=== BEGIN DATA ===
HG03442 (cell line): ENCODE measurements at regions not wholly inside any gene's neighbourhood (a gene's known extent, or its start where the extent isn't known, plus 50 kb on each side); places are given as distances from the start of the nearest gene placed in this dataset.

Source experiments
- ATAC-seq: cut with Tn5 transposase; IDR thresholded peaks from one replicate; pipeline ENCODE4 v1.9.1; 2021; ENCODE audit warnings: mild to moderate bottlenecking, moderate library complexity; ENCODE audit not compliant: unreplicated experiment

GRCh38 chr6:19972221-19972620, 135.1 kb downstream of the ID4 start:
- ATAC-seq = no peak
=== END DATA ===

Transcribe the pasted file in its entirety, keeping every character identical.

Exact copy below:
HG03442 (cell line): ENCODE measurements at regions not wholly inside any gene's neighbourhood (a gene's known extent, or its start where the extent isn't known, plus 50 kb on each side); places are given as distances from the start of the nearest gene placed in this dataset.

Source experiments
- ATAC-seq: cut with Tn5 transposase; IDR thresholded peaks from one replicate; pipeline ENCODE4 v1.9.1; 2021; ENCODE audit warnings: mild to moderate bottlenecking, moderate library complexity; ENCODE audit not compliant: unreplicated experiment

GRCh38 chr6:19972221-19972620, 135.1 kb downstream of the ID4 start:
- ATAC-seq = no peak